8. The flip side of the coin is that boys’ friendships, on average, are less intimate.  There is less mutual self-disclosure, less eye contact, and less physical closeness. The Essential Difference, page 44
  9. The men under the influence of high cortisol levels showed less activity in a key face-processing region of the brain (the fusiform face area or FFA) than the unstressed men did, suggesting that stressful situations diminish the ability of men to evaluate facial expressions. By contrast, the brains of the women under strain worked harder on the faces: in these females, the FFA was more active than it was in women who did not experience the cortisol boost.  Under Threat, Women Bond, Men Withdraw (2010)
  10. This difference in styles of play between girls and boys suggests that girls tend to be more preoccupied with the emotional aspects of relationships, either to become close to someone, or to exclude others from getting between them and their “best friend.”  IN contrast, boys are more preoccupied with the activity itself and its competitive aspects.  The Essential Difference, page 44
  11. This is consistent with McClelland’s (1953  The Achievement Motive) finding that among women the level of achievement motivation is not affected by an “arousal” treatment involving academic competition, while among men it is increased.  Moriarty (1961 article:  coping patters of preschool children in response to intelligence test demands.  Genet.  Psycho.  Mongogr.) observed the task orientation and coping behavior of a group of preschool children while they were taking individually administered intelligence tests.  She found that while girls initially approached the task in a more organized way, as the tasks became harder and failures were encountered, the girls became less integrated in their performance and more desirous of leaving the field than did boys.  The Development of Sex Differences, pages 32-33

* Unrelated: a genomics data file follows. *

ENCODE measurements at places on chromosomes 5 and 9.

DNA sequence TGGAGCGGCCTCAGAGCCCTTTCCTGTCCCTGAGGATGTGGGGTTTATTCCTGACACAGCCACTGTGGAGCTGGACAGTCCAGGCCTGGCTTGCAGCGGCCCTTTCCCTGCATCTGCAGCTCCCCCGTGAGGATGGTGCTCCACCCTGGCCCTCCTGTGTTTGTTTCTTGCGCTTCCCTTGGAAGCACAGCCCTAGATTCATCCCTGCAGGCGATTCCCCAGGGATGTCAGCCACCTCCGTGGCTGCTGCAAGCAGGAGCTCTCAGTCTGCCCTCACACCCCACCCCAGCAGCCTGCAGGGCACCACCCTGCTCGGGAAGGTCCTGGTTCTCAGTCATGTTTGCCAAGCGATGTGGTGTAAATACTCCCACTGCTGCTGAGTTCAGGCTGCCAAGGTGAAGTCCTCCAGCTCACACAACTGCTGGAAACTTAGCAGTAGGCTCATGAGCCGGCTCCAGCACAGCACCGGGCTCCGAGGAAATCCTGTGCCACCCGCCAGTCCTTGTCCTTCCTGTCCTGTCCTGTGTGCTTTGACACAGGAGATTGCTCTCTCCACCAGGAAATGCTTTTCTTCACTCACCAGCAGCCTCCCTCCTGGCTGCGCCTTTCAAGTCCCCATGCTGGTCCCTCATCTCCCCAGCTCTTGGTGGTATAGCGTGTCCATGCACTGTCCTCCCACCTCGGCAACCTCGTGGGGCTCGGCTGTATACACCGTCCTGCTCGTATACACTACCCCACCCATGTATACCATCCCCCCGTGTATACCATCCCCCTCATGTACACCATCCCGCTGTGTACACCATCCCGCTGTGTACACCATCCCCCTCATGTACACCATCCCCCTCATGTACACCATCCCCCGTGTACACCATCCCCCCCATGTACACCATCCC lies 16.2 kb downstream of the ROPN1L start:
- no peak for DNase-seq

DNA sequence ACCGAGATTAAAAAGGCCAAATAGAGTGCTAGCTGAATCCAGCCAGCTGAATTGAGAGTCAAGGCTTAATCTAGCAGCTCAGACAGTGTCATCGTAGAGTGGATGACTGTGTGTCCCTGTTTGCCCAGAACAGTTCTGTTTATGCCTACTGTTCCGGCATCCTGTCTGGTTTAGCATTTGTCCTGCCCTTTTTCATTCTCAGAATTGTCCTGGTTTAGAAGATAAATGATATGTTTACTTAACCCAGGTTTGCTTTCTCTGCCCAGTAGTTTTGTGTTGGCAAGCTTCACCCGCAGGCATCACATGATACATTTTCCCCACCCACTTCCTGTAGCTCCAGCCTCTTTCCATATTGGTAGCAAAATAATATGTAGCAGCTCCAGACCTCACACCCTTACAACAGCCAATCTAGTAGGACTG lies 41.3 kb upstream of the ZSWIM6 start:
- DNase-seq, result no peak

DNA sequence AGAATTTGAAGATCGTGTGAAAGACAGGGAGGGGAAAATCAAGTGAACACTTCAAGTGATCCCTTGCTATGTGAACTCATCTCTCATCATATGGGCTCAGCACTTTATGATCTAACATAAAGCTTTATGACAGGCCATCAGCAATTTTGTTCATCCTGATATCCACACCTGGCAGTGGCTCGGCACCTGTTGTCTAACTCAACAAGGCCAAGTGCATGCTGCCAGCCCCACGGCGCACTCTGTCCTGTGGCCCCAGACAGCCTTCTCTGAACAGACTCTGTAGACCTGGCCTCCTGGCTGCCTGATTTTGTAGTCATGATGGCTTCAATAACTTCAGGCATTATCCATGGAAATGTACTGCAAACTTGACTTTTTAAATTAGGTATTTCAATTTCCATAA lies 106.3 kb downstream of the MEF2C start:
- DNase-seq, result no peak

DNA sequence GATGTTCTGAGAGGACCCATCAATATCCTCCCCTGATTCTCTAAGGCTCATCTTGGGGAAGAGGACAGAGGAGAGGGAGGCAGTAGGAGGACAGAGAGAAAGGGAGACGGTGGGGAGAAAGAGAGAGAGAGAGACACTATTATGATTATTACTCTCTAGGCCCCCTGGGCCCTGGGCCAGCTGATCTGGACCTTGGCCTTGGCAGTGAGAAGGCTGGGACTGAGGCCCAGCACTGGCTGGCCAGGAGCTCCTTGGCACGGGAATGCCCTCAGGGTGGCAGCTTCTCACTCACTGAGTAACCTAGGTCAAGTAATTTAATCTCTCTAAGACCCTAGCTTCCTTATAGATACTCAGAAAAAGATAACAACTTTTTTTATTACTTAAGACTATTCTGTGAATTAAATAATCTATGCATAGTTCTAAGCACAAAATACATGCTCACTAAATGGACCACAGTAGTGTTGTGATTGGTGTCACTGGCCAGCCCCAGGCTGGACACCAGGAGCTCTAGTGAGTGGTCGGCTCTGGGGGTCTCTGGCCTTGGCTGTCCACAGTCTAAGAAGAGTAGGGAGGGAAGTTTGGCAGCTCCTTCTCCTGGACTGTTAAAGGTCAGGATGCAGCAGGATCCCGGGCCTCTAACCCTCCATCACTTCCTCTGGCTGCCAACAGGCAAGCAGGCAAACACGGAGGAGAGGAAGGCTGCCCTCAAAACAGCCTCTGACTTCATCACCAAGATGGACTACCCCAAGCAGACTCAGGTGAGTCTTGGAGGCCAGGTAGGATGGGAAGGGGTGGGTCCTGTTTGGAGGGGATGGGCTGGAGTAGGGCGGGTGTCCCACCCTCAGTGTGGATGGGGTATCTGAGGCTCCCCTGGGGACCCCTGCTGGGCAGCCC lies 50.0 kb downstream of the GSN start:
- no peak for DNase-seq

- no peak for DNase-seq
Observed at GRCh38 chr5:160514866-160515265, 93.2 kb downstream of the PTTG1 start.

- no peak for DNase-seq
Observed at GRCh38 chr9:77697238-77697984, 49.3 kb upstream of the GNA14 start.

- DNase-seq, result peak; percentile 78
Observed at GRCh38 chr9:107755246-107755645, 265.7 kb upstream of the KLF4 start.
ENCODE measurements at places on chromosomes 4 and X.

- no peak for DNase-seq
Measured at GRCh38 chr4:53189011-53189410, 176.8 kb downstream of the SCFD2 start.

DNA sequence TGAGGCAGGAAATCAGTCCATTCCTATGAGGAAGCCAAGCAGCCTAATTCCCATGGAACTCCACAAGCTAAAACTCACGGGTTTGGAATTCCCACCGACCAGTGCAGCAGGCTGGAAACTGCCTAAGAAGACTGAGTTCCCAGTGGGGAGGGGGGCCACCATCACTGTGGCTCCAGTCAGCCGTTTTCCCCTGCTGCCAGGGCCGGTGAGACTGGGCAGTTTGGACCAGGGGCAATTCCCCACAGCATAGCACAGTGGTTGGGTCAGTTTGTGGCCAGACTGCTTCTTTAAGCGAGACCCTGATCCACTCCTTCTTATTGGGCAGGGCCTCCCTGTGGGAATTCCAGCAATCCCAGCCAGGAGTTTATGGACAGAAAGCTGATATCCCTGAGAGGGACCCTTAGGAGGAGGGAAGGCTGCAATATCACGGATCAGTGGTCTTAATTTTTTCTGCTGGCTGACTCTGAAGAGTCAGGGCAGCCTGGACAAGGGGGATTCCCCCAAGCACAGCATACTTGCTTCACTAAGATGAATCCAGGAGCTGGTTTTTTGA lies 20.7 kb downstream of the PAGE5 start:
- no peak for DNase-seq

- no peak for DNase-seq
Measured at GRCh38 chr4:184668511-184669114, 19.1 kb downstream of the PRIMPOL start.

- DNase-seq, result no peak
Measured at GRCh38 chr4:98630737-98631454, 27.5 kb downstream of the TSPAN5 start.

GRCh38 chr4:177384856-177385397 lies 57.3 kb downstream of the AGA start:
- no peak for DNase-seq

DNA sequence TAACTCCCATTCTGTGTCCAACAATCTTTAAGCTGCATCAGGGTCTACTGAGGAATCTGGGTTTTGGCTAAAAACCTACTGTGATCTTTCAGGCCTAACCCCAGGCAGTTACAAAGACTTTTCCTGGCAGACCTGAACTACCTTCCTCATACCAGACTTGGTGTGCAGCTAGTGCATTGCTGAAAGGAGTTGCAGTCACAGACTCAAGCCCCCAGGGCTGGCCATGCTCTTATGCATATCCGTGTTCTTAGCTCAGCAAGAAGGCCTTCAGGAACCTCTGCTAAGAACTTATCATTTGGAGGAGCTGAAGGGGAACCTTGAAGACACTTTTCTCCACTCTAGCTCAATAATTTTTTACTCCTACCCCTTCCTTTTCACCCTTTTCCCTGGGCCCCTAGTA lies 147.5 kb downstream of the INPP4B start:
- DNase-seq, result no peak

12. under acute stress … Men handled the experience by firing up the amygdala in brain’s right hemisphere [gist].  Their left was comparatively silent.  Women handled the experience with the opposite hemisphere [details].  Brain Rules, page 251
  13. Women rated their emotional experiences as more powerful than men did, and used the left hemisphere (specifically the amygdale) to process them.  In men it was the opposite:  they processed strong emotional stimuli in a network involving the right amygdale.  The different hemispheres recruited by men and women may also reflect how the sexes encode these memories.  Given that language is lateralized on the left, and that most women also encode emotional memories in the left hemisphere, the researchers speculate that women are using some sort of internal language to process and evaluate their emotions as they experience them.  In contrast, men would encode emotions in a more automatic way – in the right amygdale.  The Sexual Paradox, page 117
  14. Women tend to value the development of altruistic, reciprocal relationships.  Such relationships require good empathizing skills.  IN contrast, men tend to value power, politics, and competition.  This patter is fond across widely different cultures and historical periods, and is even found among chimpanzees.  The Essential Difference, page 32